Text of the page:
Issues in Optometry

3 Goals I Project Meeting By Year’s End to Quadruple Eye Vitamin Sales & Double Premium Lens Sales

An optometrist in one of her exam rooms holds up a chart showing the impact on the eyes of harmful blue light.

Dr. Richard in one of her exam rooms offering an education on the impact of harmful blue light on the eyes. Dr. Richard is in the process of growing her dry eye and AMD services and related sales, including nutraceuticals.

By Melissa Richard, OD

May 10, 2023

Setting practice goals can ensure you stay on track to continually improve patient care and profitability. Here are three goals my team and I are in the process of working toward this year. By year’s end, I project that reaching these goals will change how we care for patients and grow our patient base and profitability.

Build a Successful Dry Eye Clinic
We’re seeing an increase in patients suffering from dry eye, not only in current patients, but also in those who are seeking treatment online. I’ve been adding dry eye technology to my practice over the past few years: low-level light therapy, TearCare and OptiLight intense pulsed light therapy.

I have also added diagnostic technology including the Marco Phoenix with a meibography workstation. We offer Optase products and stock them in the office. I wanted to create a protocol so I could make the right recommendations for my patients and ensure they feel like they are getting the best, most advanced care.

To reach this goal:

We created patient handouts. The first goes over home care for dry eye. It includes a heat step, a cleansing step and a lubricating step. Each category has options, like hypochlorous acid spray or tea tree oil wipes, and I just check off what I recommend for the patient. This is given out at their comprehensive visit if they have complaints, or at their first dry eye evaluation if they’re coming from outside the practice.

The patient takes the checklist to the front desk where the recommended Optase products are dispensed. We then schedule them for a one-month follow-up to check their progress and compliance. If they’re still suffering at that visit, they get the second handout, a list of additional treatments including LLLT, TearCare and IPL; prescription medications; punctal plugs/cautery (our oculoplastic surgeon does punctal cautery in the office). If they choose LLLT, TearCare or OptiLight IPL, they meet with my practice administrator to go over cost, scheduling and consent forms. They get a nice folder with information on the treatment and what to expect.

We altered the schedule to include a few extra slots a week to conduct dry eye evaluations. These include testing on the Phoenix Meibography Workstation so patients can see their results. We added two half days a month to do IPL treatments in the second exam room.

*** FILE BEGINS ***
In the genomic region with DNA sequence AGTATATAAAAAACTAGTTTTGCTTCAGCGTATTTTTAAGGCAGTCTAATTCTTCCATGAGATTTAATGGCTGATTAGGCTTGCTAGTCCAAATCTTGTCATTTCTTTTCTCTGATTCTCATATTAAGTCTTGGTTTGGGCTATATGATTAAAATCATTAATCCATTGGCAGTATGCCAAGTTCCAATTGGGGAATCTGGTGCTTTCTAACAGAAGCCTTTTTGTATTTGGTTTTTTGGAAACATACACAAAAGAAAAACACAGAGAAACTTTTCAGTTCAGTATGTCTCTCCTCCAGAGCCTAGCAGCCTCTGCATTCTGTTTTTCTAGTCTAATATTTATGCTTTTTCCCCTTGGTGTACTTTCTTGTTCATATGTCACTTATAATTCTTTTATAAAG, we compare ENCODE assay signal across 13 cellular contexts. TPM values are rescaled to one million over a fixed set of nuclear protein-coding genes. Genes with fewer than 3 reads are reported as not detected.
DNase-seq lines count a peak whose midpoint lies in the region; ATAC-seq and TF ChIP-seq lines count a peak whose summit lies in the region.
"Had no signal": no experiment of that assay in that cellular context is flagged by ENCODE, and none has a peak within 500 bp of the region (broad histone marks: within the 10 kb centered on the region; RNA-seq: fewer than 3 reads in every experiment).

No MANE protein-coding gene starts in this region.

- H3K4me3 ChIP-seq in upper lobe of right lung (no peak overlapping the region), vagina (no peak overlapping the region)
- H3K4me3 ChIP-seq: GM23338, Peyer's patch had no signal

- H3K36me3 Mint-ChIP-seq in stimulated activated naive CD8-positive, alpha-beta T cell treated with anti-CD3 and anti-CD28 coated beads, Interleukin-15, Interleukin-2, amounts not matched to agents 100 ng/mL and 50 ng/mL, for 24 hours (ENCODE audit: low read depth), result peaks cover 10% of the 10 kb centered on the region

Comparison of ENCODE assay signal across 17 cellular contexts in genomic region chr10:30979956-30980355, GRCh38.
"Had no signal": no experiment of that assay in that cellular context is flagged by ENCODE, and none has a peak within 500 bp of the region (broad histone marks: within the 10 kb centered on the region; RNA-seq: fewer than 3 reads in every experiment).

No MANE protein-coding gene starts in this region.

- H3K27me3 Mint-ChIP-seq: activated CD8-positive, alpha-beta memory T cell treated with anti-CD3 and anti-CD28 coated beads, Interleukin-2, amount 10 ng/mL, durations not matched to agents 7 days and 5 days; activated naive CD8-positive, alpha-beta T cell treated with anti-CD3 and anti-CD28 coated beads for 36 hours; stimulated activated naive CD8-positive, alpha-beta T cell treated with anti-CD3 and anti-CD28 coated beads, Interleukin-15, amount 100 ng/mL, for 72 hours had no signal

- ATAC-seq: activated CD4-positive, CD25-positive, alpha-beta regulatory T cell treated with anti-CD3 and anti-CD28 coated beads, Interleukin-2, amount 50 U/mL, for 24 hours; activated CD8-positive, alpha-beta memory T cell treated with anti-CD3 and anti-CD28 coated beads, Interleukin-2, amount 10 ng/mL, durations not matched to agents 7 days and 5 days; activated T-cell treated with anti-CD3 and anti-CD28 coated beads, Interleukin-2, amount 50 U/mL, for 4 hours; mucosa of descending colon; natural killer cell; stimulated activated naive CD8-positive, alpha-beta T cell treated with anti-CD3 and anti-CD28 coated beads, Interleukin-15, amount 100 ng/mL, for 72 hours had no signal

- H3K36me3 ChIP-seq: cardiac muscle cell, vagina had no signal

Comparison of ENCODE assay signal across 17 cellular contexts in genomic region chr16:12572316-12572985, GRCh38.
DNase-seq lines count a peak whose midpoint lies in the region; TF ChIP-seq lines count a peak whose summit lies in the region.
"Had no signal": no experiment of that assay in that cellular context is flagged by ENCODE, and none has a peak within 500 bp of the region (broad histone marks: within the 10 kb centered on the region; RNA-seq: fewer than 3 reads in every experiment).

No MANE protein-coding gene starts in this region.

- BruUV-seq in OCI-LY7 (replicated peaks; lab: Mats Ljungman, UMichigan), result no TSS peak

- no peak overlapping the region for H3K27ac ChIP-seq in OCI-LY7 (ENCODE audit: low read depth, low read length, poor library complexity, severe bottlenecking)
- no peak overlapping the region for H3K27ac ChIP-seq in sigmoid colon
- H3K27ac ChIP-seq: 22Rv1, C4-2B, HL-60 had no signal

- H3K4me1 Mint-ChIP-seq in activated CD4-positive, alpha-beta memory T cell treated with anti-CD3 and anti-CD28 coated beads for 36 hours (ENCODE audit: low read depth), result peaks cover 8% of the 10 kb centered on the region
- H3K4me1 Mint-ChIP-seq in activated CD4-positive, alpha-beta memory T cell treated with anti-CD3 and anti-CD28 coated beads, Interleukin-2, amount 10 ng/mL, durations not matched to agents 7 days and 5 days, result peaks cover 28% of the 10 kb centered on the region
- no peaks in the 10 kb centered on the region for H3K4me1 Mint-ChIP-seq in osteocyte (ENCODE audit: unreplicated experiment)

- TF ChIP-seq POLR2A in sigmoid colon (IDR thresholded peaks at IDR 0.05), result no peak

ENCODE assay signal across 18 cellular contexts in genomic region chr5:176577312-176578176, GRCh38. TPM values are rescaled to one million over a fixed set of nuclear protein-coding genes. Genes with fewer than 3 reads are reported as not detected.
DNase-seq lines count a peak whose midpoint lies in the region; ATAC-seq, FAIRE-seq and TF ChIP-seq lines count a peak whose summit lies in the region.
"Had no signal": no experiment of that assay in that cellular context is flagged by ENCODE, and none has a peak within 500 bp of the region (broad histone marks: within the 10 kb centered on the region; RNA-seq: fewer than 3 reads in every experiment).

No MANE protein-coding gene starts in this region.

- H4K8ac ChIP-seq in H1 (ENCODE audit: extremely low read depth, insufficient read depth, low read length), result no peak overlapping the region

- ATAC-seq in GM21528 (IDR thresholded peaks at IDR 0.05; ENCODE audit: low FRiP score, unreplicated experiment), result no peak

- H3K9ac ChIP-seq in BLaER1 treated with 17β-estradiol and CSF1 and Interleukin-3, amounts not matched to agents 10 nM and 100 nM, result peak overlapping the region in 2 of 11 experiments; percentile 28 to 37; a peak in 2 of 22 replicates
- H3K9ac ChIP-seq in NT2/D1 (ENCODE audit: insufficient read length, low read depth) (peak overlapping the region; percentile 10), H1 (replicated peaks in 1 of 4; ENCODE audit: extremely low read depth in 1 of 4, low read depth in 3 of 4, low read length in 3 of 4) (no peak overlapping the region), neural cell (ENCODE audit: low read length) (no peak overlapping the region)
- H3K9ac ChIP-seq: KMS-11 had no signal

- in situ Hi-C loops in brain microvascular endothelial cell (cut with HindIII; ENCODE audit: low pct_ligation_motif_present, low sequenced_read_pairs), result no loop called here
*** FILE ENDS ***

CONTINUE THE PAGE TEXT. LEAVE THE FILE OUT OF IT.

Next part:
• We added a page to the website specifically on dry eye and OptiLight.
  • We did a three-month marketing program with Marketing4ECPs. They created social media posts and e-mail blasts about our practice and dry eye services.

I already had the Marco Phoenix, LLLT, TearCare and OptiLight. I purchased all of them with a significant Vision Source discount. We also purchased the Optase products with Vision Source reduced pricing. The LLLT costs me about $27 per treatment for the light mask, and the TearCare costs us about $300 per treatment. The patient pays out-of-pocket for the treatments. I got the three-month marketing program with marketing4ecps for free when I purchased the OptiLight. This was an excellent program that drove new patients to the office and got the attention of existing patients.

The doctor is trained on the IPL via one-day training by the company the OptiLight manufacturer, Lumenis. The technicians are trained to do the other treatments by the sales reps. All staff was trained on scheduling. I offered treatments to staff so they could help articulate to our patients what to expect.

Projected ROI: My goal is to have two full days per month dedicated to IPL treatments. We started in January with one half day, and by April we were already at two half days, so I think this goal will be achievable by the end of the year. If we reach the goal of two full days a month at eight patients a day on IPL, we will generate an additional $4,800 per month.

If you’re also working toward a goal of expanding your dry eye services, make sure whoever works up the patient is asking about dry eye symptoms and flagging any patients with symptoms so the doctor can continue the conversation. Our handouts seem to help patients accept my treatment recommendations. We also created some in-office displays, which get patients thinking about dry eye products.

Build an Early AMD Center of Excellence
As a low-vision specialist, I see a lot of AMD, but most of them are referred to me by a retina specialist and are already pretty advanced. I was an early adopter of the AdaptDx and upgraded to the AdaptDx Pro in 2020. I want to create a protocol to test more patients, catch AMD early and start patients on appropriate supplements and lifestyle changes before it’s too late.

I set aside one day per month when we have two technicians and only one doctor in the office to be the AMD testing day. We run the AdaptDx Pro screening, RETeval ERG, MPOD (macular pigment optical density), and in some cases, OCT (if they already have a diagnosis of drusen or early AMD). The results of the tests will allow me to put patients in low/medium/high risk of AMD. I can then offer them supplements and will follow-up with them on more frequent intervals for medical visits.